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Jack Kerouac’s novel On the Road is a hallmark story of the Beat Generation, a movement defined by its rejection of conformity in favor of a search for deeper meaning. It is this search that serves as a catalyst for the majority of the action of the narrative, as the protagonist Sal Paradise travels across the country with a host of companions, the chief among them being Dean Moriarty. The story revolves around a series of excursions including trips to Denver, San Francisco, New Orleans, and Mexico. Sal and Dean both seem incapable of settling down, especially Dean, who oscillates among three different relationships and is married three times in the course of the plot. In the end however, Sal becomes disillusioned with Dean’s thoughtlessness when he is deliriously ill in Mexico and Dean leaves him. He moves back to New York and elects to live a more sedentary lifestyle with a stable girlfriend. Dean visits, but he is no longer able to enchant Sal with his impulsive behavior and philosophical musings. A rift forms between the two, as Sal remains stationary and content and Dean continues to drift in his travels with reckless abandon, searching for the intangible meaning that will give purpose to his life. Throughout the novel, Kerouac’s unique writing style helps to portray an era and the complex web of relationship that drive the story.
One of the primary elements of Kerouac’s narrative is his use of characterization. Kerouac’s cast forms a band of multifaceted individuals whom he describes in the context of their individuality and dynamic energy, the essence of his Beat Generation. Dean is immediately established as a scattered character who enjoys rambling and discussing metaphysical ideals. Kerouac depicts a conversation between Dean and his first wife Marylou, in which Dean is restlessly pacing in his apartment, disturbed by a lack of activity. He tells her “In other words, we’ve got to get on the ball darling, what I’m saying, otherwise it’ll be fluctuating and lack of true knowledge and crystallization of our plans” (3). He speaks in a way that makes the words seem to pour out of him in a stream of consciousness style. Dean is constantly eager to move and go, but it is never clear where he wants to end up. He simply does not want to remain in a single place too long, and often expresses this in extended and nonsensical sentences that portray his inner agitation and confusion. Kerouac also describes Dean’s inconsistency through other character’s opinions of him. Marylou laments that Dean will “leave you out cold anytime it’s in his interest” (159) and Galatea scolds him for “having no regard for anybody but yourself” (183). Dean himself acknowledges his own discrepancy and characterizes himself as a constantly restive individual, saying, “my trunk’s always sticking out from under the bed, I’m ready to leave or get thrown out” (239). The trunks serve as symbols of their traveling lives, and while Sal manages to figuratively and literally shut his away, Dean’s is omnipresent and constantly inciting him to move. All of these revelations foreshadow the novel’s conclusion, when Sal becomes painfully aware of Dean’s true nature after he is abandoned in Mexico during his time of need.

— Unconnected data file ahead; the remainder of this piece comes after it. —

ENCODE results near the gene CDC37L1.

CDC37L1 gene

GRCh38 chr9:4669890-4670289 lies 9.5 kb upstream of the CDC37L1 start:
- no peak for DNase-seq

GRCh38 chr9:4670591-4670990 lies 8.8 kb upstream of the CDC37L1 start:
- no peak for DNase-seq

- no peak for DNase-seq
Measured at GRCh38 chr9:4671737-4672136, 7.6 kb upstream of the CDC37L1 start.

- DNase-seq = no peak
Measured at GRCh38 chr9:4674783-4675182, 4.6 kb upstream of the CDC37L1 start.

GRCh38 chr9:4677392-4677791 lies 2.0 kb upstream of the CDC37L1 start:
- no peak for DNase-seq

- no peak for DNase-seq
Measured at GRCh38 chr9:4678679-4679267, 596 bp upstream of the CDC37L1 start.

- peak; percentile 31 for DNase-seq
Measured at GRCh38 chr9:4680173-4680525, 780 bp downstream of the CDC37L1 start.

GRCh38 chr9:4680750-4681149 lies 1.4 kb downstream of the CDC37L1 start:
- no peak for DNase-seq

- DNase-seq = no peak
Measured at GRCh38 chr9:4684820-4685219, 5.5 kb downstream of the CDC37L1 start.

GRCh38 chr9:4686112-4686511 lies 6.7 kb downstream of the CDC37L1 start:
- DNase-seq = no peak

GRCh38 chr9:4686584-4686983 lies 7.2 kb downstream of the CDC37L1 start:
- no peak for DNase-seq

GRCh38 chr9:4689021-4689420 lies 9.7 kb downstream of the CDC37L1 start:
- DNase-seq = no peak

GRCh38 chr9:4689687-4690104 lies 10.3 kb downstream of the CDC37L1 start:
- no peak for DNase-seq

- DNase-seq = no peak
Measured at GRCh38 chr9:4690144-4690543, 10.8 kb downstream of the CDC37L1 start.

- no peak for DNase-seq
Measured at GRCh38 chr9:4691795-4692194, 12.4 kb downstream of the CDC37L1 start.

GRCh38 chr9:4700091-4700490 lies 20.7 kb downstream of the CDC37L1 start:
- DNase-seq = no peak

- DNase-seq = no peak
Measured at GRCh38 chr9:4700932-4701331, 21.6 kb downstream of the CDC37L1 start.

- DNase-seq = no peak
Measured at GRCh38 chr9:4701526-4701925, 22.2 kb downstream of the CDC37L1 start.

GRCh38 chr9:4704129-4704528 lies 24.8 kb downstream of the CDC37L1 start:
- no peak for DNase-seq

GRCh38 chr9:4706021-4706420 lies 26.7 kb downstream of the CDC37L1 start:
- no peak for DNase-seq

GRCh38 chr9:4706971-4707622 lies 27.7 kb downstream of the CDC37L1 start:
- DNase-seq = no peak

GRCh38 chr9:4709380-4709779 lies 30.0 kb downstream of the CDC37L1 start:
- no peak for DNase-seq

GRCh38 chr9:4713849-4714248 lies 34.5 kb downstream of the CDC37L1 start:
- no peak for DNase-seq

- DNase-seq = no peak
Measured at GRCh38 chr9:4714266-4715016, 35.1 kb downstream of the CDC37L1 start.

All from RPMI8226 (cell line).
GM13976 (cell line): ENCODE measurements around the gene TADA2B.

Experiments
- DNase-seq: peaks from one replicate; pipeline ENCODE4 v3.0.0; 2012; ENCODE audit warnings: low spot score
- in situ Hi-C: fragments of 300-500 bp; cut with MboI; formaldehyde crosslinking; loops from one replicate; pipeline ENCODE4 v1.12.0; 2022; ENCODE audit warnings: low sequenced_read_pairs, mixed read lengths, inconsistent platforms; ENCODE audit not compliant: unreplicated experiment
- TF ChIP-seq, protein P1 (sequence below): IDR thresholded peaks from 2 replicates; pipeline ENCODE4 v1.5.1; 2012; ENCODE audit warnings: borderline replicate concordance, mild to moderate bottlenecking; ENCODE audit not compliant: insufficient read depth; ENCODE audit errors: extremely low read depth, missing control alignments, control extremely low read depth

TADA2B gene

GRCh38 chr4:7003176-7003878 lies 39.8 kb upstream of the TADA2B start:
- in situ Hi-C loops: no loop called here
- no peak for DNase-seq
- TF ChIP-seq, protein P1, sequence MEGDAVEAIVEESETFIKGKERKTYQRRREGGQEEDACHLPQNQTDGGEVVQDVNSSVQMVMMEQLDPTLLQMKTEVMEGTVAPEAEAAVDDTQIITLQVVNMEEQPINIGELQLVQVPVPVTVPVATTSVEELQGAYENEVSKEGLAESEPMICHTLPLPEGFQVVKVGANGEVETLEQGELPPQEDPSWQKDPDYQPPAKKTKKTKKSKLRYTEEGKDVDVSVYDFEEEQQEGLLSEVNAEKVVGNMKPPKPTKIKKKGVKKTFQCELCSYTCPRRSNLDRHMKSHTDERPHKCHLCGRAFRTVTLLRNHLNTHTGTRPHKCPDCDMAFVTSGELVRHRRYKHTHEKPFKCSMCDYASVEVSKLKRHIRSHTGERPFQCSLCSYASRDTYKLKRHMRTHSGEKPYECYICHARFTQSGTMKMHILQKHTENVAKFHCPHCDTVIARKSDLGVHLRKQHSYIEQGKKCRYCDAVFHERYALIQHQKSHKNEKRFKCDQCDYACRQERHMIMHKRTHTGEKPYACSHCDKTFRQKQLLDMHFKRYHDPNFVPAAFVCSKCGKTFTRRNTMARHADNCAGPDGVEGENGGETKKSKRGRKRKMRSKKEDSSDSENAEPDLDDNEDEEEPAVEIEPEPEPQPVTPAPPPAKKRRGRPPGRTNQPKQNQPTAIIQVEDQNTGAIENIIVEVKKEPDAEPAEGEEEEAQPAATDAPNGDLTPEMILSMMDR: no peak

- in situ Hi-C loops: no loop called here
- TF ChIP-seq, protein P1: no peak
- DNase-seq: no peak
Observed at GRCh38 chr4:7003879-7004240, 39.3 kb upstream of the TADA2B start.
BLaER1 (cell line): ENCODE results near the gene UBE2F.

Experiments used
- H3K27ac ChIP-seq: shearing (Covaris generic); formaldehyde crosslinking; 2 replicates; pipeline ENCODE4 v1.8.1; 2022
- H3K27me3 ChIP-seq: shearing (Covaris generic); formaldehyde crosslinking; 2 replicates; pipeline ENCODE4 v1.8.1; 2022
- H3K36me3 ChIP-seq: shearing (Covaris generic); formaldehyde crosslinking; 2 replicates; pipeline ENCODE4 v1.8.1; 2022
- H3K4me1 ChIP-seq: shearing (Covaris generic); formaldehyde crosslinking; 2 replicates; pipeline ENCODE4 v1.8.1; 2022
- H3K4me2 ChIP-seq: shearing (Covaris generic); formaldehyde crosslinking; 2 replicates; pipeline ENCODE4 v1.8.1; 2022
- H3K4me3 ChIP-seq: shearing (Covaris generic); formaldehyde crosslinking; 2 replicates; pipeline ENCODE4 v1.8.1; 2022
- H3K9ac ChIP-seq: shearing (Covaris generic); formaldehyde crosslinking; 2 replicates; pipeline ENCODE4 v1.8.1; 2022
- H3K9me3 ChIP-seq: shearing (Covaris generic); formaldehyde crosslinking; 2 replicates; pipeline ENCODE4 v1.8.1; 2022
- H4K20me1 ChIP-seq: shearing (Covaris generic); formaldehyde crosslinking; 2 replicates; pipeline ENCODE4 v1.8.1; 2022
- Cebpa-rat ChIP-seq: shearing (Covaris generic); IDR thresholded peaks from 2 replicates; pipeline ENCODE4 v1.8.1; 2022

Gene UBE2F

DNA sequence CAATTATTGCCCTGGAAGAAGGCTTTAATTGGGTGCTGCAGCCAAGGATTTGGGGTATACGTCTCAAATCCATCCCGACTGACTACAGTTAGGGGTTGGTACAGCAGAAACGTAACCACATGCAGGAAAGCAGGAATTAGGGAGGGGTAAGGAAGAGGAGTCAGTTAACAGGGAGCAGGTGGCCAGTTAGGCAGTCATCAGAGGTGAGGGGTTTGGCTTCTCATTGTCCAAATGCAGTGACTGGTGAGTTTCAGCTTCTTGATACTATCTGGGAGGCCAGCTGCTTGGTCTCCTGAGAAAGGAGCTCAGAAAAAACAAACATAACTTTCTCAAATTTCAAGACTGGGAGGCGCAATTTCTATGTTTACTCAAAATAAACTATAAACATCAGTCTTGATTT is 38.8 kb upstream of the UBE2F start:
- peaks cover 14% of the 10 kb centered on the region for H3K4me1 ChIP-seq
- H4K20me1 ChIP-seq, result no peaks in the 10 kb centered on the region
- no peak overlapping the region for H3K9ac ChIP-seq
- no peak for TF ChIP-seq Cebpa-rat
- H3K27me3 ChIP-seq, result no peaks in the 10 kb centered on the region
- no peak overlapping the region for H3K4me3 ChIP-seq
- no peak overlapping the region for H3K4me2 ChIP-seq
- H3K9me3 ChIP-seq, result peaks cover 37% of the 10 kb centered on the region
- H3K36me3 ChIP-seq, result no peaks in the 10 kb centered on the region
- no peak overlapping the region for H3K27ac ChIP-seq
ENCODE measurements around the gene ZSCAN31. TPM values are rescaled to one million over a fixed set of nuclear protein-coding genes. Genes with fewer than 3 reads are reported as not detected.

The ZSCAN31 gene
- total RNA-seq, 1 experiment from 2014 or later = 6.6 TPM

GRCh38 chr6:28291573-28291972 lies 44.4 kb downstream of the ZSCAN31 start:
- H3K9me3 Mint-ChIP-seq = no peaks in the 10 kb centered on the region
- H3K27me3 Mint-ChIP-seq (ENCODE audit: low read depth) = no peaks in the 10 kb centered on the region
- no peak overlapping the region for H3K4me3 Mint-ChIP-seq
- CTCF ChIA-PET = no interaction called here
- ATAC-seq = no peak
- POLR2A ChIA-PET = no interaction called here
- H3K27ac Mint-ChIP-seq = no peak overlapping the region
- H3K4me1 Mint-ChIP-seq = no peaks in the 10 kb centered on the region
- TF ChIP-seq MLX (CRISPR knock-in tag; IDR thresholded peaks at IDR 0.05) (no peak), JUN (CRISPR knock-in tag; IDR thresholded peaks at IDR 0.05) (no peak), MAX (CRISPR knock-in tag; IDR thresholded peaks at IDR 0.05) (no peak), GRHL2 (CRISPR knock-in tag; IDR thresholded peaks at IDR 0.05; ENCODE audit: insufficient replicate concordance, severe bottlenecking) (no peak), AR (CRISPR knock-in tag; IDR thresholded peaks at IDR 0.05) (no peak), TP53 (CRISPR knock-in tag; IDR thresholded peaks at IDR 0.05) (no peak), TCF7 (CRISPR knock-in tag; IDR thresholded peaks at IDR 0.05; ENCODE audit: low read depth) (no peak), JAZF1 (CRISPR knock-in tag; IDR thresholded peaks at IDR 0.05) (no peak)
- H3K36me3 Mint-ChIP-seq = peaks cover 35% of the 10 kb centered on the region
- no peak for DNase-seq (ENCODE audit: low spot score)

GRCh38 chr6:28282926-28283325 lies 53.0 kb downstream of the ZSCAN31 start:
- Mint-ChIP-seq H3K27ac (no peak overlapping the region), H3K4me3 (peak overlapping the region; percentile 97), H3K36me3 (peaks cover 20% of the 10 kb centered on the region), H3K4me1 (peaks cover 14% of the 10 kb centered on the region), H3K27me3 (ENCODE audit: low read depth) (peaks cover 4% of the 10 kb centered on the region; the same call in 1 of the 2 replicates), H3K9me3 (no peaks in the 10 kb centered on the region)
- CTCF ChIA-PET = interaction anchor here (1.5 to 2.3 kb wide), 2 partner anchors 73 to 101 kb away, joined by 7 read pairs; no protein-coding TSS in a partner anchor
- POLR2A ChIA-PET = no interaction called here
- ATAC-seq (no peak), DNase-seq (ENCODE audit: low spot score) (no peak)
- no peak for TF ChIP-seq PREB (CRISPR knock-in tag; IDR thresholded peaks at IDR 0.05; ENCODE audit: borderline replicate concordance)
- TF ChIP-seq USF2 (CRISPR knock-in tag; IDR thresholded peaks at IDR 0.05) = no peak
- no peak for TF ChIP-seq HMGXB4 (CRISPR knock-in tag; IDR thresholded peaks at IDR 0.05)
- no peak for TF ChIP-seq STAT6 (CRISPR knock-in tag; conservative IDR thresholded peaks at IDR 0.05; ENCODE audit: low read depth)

Kerouac also uses charged descriptions to portray the frantic and searching atmosphere of the novel. Sal explains that he pursues people who are interesting and “burn, burn, burn like fabulous yellow roman candles exploding like spiders across the stars” (5). The use of repetition and figurative language convey a sense of how the people in Sal’s life whom he values are the ones who transfix him and possess multiple dazzling elements, managing to eclipse the other facets of his life. Sal and Dean are also endlessly seeking meaning in their journeys, and Kerouac compares the promise of the end of the road to an anticipated treasure. The ideal of San Francisco sparkles “like jewels in the night” (13). Before one of his and Dean’s trips, Sal declares that he “suddenly saw that the whole country was like an oyster for us to open; and the pearl was there, the pearl was there” (129). Again, repetition and simile highlight the promise of the journey and the destination, even though the pearl and the meaning that it represents remain elusive.
Kerouac also utilizes lyrical diction and syntax to express the action and mood of the novel. His words echo the short and flowing improvisational style of jazz music. His method employs a choppy synthesis of long and abrupt sentences, like when Kerouac describes a wild night in Denver, saying “everything swirled. There were scattered parties everywhere. There was even a party in a castle to which we all drove-except Dean who ran off elsewhere- and in this castle we sat at a great table in the hall and shouted” (152). The narration may be interrupted by brief explanations, but it maintains a steady rhythm that reads almost like poetry. Kerouac also adds characteristic slang, describing his friends as “the mad ones, the ones who are mad to live, mad to talk, mad to be saved, desirous of everything at the same time” (5). Kerouac’s word “mad” becomes a motif that he uses to characterize his group for their probing and hectic nature. Kerouac also intersperses words like “kicks” (116) to label the action that he and Dean seek, and “Beat” (184) to label their movement. Kerouac’s diction and sentence structure make the novel unique and underscores the feverish excitement of the piece.
In On the Road Kerouac’s use of characterization, description, and syntax help to define the originality of the work. He uses these elements to explain the wanderings of Dean and Sal, who travel with an irregular but constant pace that mirrors the progression of the text. In doing so, Kerouac defines a personal journey for meaning in the midst of a confused and muddled period of life.
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